Taedonggang beers are sorted by the amount of malt contained, and with numbers ranging from “7” to “1”. Type “1” are made of pure malt, and “5” being pure rice. Out of type “1” to “5”, the higher the number the more rice and less malt there is. Type “6” and “7” are both Schwarzbier, being “6” is made slightly more malt heavy than the other. [15] Also, Taedonggang beer type “1” and “2” exported to China Mainland are 500ml, unlike the 600ml version sold in North Korea and they have different package design.


Taedonggang beer is targeted primarily at domestic consumers,[citation needed] but was exported to South Korea during the years of the Sunshine Policy.[16] Limited export to South Korea began in 2005,[citation needed] where it is imported by Vintage Korea,[2] a company based in Dogok, Gangnam, Seoul.[citation needed]

In mid-2007, however, availability of Taedonggang beer in South Korea began to lessen and it is widely believed now that it is no longer being imported into the country after the brewery increased the price 70% without warning.[citation needed]

Inside North Korea, it is - according to expatriates living there[2] - reported to be the most popular brand of beer, and is easily found in restaurants, bars, and in Pyongyang hotels for foreign visitors, where a small bottle of Taedonggang cost about half a euro, or 75 U.S. cents, in 2008.[2]

See also[edit]


  1. ^ Dagyum Ji (16 August 2016). "Plastered in Pyongyang: North Korea launches its first beer festival". The Guardian. Retrieved 4 April 2017.
  2. ^ a b c d e f g Jon Herskovitz (10 March 2008). "Brewing beer, Communist style, in North Korea". nytimes.com. Retrieved 2016-10-08.
  3. ^ a b "Pyongyang Taedonggang Beer Festival". Naenara. KCNA. 2016-08-17. Retrieved 2017-04-05.
  4. ^ Taedonggang Brewery Ratebeer
  5. ^ "Kim Jong-ale: How did Ushers brewery of Trowbridge end up in North Korea producing Pyongyang's number one beer - and what did it take to set up a taste test back in Wiltshire?". independent.co.uk. 18 April 2014. Retrieved 2016-10-08.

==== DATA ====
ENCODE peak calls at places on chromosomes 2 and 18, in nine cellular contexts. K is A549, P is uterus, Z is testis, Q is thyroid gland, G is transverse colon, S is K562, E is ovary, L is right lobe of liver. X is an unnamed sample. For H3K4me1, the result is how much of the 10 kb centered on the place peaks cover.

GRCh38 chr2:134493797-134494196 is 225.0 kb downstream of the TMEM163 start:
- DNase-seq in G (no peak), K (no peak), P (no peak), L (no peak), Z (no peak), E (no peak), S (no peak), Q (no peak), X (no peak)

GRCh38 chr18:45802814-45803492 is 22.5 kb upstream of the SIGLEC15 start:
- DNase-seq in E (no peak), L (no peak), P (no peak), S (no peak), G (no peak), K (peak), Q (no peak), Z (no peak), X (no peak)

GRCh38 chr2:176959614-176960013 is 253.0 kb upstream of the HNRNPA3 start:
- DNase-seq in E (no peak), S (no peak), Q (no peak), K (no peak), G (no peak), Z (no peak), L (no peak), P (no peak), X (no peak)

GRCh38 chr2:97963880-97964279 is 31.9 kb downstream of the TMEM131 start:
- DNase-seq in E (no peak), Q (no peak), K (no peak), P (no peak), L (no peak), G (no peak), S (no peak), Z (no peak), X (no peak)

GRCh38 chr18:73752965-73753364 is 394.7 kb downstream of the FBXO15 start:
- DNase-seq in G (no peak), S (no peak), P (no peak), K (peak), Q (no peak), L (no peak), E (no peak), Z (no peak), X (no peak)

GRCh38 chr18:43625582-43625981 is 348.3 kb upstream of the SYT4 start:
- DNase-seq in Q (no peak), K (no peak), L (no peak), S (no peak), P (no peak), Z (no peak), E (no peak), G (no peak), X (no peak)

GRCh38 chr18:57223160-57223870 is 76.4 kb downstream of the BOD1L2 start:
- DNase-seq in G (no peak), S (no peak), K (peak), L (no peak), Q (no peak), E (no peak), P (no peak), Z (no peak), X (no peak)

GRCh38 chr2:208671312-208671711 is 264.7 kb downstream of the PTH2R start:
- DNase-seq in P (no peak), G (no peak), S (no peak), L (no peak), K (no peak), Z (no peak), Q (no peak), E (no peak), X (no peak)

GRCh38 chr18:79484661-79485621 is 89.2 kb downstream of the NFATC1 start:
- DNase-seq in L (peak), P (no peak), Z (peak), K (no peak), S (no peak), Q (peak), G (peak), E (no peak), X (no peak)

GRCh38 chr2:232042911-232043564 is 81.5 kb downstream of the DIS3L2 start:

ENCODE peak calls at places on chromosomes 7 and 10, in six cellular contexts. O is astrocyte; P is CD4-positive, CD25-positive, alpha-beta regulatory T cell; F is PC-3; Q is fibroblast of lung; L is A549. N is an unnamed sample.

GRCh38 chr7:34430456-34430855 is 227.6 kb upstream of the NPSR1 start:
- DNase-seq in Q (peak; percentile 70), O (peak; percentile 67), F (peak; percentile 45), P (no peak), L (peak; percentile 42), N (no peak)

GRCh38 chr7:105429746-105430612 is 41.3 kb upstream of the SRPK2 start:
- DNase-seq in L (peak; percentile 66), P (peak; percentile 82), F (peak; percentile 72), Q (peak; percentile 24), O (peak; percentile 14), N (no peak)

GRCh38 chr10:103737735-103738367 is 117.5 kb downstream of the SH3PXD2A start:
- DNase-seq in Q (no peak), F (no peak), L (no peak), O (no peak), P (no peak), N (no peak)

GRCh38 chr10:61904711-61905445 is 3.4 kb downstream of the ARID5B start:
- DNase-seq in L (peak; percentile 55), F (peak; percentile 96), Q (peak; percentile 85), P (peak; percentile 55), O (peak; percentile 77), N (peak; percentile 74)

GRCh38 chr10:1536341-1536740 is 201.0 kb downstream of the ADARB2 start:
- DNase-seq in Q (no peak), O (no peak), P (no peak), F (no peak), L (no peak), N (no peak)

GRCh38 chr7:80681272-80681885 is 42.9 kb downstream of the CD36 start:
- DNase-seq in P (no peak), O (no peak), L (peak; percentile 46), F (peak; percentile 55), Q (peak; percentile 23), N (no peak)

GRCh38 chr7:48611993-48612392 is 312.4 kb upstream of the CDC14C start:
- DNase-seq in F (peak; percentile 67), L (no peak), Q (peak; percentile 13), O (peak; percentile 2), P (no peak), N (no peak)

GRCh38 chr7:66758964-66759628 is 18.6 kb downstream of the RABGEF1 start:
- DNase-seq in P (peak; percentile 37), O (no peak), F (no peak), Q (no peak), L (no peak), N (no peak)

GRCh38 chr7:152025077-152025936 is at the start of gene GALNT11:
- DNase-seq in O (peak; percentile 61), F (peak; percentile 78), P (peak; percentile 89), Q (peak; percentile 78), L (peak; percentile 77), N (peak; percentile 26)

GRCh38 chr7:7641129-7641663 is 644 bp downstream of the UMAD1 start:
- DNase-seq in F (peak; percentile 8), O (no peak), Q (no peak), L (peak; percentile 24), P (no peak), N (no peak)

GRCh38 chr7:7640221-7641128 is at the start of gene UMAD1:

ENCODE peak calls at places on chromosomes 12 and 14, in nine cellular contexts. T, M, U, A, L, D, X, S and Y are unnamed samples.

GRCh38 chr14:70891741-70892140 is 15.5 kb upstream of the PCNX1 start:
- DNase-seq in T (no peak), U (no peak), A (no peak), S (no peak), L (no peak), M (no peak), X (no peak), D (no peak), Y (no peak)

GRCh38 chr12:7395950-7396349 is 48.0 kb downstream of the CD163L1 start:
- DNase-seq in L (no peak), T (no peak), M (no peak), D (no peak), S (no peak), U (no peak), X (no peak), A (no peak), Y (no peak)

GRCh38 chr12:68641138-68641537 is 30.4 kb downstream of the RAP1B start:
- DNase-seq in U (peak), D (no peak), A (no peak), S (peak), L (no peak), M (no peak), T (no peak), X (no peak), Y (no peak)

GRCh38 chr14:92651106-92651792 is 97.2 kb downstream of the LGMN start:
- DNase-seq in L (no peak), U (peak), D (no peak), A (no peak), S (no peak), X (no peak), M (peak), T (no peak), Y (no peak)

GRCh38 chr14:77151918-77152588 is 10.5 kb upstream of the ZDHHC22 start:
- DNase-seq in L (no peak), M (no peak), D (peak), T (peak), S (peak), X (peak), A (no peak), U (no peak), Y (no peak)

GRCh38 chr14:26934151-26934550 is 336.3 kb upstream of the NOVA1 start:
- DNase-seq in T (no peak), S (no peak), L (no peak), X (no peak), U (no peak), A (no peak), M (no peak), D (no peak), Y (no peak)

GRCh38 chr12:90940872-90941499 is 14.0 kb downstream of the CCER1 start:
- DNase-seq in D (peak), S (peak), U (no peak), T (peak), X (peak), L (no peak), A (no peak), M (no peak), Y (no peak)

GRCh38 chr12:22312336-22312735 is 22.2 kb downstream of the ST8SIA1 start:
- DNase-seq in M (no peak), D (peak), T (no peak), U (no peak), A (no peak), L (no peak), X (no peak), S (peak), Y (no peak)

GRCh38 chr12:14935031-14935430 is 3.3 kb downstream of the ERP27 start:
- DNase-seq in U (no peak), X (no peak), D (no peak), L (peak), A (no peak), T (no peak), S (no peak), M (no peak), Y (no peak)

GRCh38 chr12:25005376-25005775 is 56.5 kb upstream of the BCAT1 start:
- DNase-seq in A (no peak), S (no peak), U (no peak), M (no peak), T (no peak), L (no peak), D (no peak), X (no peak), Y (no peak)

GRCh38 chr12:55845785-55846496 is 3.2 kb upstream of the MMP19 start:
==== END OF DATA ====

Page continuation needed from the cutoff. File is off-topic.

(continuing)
6. ^ "How Ushers' Trowbridge brewery is now the toast of North Korea". Wiltshire Times. 2009-07-05. Retrieved 2009-11-21.
  7. ^ a b c Bärtås & Ekman 2014, p. 31.
  8. ^ In apparent first, North Korea airs beer commercial on state TV. Los Angeles Times. July 3, 2009
  9. ^ North Korea launches beer advert. BBC News Online. July 3, 2009
  10. ^ Bärtås & Ekman 2014, p. 32.
  11. ^ N.Korea Ends Experiment with TV Commercials. The Chosun Ilbo. 9 November 2009
  12. ^ Lee Jin-a (28 April 2016). "N. Korean beer sale in China". koreatimes. Retrieved 5 May 2016.
  13. ^ Evans, Steven (12 September 2016). "Sneaking a taste of North Korea's finest beer". BBC News. Retrieved 12 September 2016.
  14. ^ "Taedonggang Beer". Naenara. Foreign Languages Publishing House. 2016-06-11. Retrieved 2017-04-05.
  15. ^ "朝鲜电商产品 I 朝鲜大同江啤酒1...7号的区别" [Chosen Eletroic Products I Differences between Chosen Taedonggang beer type “1”...”7”] (in Chinese). 大力. 2020-11-04. Retrieved 2021-05-23.
  16. ^ Hokkanen, Jouni (2013). Pohjois-Korea: Siperiasta itään [North Korea: East of Siberia] (in Finnish). Helsinki: Johnny Kniga. p. 272. ISBN 978-951-0-39946-0.

Works cited[edit]

  • Bärtås, Magnus; Ekman, Fredrik (2014). Hirviöidenkin on kuoltava: Ryhmämatka Pohjois-Koreaan [All Monsters Must Die: An Excursion to North Korea] (in Finnish). Translated by Eskelinen, Heikki. Helsinki: Tammi. pp. 31–32. ISBN 978-951-31-7727-0.

External links[edit]